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How Proton Therapy Works

What is Proton Therapy? 

Proton therapy is an advanced type of radiation treatment that targets cancer cells using positively charged subatomic particles called protons. The unique physical properties of protons enable tumours to be more precisely targeted compared to the x-rays used in conventional radiotherapy. This minimises damage to nearby healthy tissues and organs and therefore results in fewer treatment-related side effects. 

How is proton therapy different from conventional radiotherapy? 

Conventional radiotherapy delivers x-rays to the tumour. These electromagnetic waves carry no charge, allowing it to penetrate the body from one end to another. The x-ray beam gradually loses energy as it travels inside the patient’s body, resulting in some radiation to tissues beyond the tumour. This may cause damage to nearby healthy tissues and thus cause side effects. 

Proton therapy delivers a beam of positively-charged particles (called protons) that have a lower entrance dose and stop at a limited depth. This physical property of protons results in a significantly lower radiation dose, making it less damaging to nearby healthy tissues.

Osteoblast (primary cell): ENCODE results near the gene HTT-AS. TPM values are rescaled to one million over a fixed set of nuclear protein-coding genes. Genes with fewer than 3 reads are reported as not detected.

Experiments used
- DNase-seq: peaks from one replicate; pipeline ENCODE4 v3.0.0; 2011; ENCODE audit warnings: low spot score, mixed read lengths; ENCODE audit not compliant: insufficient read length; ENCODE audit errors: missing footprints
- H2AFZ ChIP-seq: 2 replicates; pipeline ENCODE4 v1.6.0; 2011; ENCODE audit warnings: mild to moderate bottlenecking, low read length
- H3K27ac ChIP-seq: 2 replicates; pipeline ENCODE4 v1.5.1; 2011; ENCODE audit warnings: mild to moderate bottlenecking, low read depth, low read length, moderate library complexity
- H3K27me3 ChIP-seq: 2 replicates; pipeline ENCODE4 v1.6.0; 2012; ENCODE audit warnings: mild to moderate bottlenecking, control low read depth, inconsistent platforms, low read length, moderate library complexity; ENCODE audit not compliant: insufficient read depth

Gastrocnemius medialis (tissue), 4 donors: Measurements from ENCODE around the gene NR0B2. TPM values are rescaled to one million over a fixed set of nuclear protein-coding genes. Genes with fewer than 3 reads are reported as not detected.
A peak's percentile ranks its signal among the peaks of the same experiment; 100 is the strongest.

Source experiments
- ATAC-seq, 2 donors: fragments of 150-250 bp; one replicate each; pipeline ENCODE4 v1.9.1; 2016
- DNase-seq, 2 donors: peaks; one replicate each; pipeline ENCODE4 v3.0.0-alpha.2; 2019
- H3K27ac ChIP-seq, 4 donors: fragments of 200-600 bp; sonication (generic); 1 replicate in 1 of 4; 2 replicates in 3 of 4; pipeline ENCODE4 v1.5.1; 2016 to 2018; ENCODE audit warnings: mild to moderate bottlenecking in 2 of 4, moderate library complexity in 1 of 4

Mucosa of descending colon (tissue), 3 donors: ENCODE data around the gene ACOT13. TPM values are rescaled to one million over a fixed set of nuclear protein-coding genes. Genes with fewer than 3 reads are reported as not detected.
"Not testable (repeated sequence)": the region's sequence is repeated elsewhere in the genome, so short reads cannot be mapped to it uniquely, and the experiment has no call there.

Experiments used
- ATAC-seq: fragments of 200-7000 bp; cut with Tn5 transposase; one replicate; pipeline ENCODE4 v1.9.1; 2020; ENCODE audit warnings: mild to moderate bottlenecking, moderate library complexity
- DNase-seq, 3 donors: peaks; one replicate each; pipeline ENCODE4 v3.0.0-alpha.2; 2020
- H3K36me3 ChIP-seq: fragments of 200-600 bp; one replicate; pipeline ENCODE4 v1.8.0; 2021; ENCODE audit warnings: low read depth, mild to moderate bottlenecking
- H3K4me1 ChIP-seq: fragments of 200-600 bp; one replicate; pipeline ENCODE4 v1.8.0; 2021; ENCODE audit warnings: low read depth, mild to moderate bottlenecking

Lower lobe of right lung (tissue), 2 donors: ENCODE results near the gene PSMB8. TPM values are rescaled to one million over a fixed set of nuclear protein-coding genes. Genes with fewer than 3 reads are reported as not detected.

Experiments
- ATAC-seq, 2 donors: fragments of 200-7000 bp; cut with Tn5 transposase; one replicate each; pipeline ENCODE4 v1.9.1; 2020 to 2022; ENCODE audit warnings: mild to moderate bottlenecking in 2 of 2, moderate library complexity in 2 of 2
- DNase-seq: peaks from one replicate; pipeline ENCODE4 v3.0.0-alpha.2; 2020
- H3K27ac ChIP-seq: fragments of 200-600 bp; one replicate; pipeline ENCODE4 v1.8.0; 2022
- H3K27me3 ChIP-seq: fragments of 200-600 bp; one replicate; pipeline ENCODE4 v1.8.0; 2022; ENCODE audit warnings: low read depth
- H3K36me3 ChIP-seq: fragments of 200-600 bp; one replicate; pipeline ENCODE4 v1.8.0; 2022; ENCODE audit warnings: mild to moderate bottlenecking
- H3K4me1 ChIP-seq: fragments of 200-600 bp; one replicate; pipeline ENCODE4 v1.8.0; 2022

Proton therapy has been shown to produce fewer side effects when compared to conventional radiotherapy. 

What are the main benefits of proton therapy? 

There are two main advantages of protons over conventional radiotherapy. Firstly, the reduced radiation exposure to nearby healthy tissues and organs reduces treatment-related side effects. Secondly, in certain cases, a higher dose can be delivered with protons compared to x-rays, giving the potential for better tumour control. 

How is proton therapy delivered? 

The planning and delivery of proton therapy is similar to conventional radiotherapy. As part of the pre-treatment planning process, patients undergo immobilization with customised devices and a CT simulation scan is done to measure and precisely mark the treatment areas. 

The most suitable conventional radiation plans and proton plans are generated for each patient for comparison. If the proton plan is assessed to be a better treatment option for the patient than the conventional radiation plan, proton treatment will be recommended. 

What are the possible side effects of proton therapy? 

The side effects a patient may experience depends on the area of the body that is being treated. Proton therapy has similar types of side effects to conventional x-ray based radiotherapy. However, the incidence and severity of radiation-associated side effects is expected to be lower due to the lower amount of radiation used in proton therapy.